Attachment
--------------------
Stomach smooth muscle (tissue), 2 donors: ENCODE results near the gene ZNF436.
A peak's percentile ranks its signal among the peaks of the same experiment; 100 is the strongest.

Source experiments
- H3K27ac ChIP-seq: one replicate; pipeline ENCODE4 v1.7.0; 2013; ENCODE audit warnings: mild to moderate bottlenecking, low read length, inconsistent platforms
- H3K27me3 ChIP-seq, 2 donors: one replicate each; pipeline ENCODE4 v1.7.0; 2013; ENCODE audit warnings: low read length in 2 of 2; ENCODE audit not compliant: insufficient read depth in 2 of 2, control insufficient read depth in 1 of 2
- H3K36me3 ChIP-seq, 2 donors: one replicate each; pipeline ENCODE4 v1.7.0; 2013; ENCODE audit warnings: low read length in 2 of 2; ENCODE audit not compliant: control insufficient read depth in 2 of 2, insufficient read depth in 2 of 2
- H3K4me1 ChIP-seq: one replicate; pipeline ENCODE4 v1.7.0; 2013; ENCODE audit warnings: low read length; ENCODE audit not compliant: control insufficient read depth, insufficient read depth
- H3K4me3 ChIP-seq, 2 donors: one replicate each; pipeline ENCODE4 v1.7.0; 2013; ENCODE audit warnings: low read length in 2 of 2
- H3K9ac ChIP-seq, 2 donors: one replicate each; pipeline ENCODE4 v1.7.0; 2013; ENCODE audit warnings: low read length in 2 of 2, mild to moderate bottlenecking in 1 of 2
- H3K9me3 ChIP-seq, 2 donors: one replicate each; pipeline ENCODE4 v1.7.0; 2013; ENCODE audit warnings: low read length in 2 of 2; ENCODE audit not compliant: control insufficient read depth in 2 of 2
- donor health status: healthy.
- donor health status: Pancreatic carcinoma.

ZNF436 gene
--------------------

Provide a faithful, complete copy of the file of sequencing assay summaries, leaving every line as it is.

Stomach smooth muscle (tissue), 2 donors: ENCODE results near the gene ZNF436.
A peak's percentile ranks its signal among the peaks of the same experiment; 100 is the strongest.

Source experiments
- H3K27ac ChIP-seq: one replicate; pipeline ENCODE4 v1.7.0; 2013; ENCODE audit warnings: mild to moderate bottlenecking, low read length, inconsistent platforms
- H3K27me3 ChIP-seq, 2 donors: one replicate each; pipeline ENCODE4 v1.7.0; 2013; ENCODE audit warnings: low read length in 2 of 2; ENCODE audit not compliant: insufficient read depth in 2 of 2, control insufficient read depth in 1 of 2
- H3K36me3 ChIP-seq, 2 donors: one replicate each; pipeline ENCODE4 v1.7.0; 2013; ENCODE audit warnings: low read length in 2 of 2; ENCODE audit not compliant: control insufficient read depth in 2 of 2, insufficient read depth in 2 of 2
- H3K4me1 ChIP-seq: one replicate; pipeline ENCODE4 v1.7.0; 2013; ENCODE audit warnings: low read length; ENCODE audit not compliant: control insufficient read depth, insufficient read depth
- H3K4me3 ChIP-seq, 2 donors: one replicate each; pipeline ENCODE4 v1.7.0; 2013; ENCODE audit warnings: low read length in 2 of 2
- H3K9ac ChIP-seq, 2 donors: one replicate each; pipeline ENCODE4 v1.7.0; 2013; ENCODE audit warnings: low read length in 2 of 2, mild to moderate bottlenecking in 1 of 2
- H3K9me3 ChIP-seq, 2 donors: one replicate each; pipeline ENCODE4 v1.7.0; 2013; ENCODE audit warnings: low read length in 2 of 2; ENCODE audit not compliant: control insufficient read depth in 2 of 2
- donor health status: healthy.
- donor health status: Pancreatic carcinoma.

ZNF436 gene